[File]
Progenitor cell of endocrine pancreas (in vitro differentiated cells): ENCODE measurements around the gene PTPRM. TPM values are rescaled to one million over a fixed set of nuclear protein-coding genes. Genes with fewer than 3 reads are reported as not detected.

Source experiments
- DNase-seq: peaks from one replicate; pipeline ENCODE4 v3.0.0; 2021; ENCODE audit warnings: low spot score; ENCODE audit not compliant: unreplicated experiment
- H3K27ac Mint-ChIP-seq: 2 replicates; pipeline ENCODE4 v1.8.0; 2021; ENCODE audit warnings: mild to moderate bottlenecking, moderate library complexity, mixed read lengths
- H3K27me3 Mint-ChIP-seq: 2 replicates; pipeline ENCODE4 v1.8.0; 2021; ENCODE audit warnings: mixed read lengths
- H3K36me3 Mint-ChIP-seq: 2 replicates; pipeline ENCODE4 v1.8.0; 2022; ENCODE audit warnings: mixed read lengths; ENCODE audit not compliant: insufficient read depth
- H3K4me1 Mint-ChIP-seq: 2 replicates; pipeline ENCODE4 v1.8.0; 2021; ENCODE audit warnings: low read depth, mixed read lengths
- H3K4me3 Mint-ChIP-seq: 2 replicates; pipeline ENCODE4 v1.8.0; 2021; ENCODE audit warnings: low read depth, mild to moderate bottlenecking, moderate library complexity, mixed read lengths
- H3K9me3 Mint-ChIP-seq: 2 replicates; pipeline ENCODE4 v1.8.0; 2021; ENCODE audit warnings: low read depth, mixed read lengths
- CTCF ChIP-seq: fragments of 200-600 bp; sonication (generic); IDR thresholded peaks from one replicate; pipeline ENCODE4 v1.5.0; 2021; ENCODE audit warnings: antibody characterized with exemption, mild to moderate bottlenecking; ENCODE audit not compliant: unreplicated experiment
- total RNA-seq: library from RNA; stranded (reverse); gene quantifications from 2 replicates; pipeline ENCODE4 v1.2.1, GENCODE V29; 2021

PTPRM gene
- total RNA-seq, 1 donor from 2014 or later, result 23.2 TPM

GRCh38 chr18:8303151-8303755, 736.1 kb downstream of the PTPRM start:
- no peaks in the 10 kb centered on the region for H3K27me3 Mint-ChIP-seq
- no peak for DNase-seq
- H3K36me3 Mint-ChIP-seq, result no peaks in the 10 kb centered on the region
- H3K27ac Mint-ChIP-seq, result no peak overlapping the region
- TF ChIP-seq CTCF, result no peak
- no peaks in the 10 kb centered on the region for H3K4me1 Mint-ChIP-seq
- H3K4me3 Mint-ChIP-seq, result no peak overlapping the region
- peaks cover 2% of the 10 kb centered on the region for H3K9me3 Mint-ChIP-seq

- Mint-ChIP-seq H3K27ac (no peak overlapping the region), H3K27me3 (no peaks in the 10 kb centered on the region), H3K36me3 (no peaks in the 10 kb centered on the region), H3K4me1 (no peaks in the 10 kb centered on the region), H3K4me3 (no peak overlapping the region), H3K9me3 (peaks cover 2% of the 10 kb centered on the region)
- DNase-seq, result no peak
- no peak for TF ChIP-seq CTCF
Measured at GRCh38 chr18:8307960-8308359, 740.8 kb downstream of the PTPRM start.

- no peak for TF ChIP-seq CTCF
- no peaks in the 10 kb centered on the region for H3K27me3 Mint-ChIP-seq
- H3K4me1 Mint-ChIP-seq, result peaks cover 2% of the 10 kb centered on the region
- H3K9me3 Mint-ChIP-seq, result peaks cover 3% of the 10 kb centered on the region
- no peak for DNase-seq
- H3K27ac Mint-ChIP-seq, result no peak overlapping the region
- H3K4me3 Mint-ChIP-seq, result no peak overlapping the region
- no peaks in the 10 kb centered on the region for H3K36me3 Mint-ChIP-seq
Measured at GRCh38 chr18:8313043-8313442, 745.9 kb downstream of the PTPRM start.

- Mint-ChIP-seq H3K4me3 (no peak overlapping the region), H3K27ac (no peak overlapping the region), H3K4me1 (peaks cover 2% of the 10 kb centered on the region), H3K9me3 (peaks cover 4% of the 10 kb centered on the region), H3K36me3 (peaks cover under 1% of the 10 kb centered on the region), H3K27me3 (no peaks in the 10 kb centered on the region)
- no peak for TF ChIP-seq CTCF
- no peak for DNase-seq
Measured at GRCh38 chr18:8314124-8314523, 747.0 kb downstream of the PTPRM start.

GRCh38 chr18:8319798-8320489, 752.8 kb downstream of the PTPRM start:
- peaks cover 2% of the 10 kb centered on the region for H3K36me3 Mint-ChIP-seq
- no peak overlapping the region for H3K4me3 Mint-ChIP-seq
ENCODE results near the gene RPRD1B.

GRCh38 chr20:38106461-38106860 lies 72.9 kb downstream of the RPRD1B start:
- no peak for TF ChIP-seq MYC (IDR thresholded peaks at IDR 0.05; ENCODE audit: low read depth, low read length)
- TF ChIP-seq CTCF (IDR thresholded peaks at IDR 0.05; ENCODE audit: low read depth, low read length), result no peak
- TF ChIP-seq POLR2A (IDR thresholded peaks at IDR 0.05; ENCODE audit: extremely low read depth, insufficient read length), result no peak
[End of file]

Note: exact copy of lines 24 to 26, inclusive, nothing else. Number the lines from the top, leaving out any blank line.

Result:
- DNase-seq, result no peak
- no peak for TF ChIP-seq CTCF
Measured at GRCh38 chr18:8307960-8308359, 740.8 kb downstream of the PTPRM start.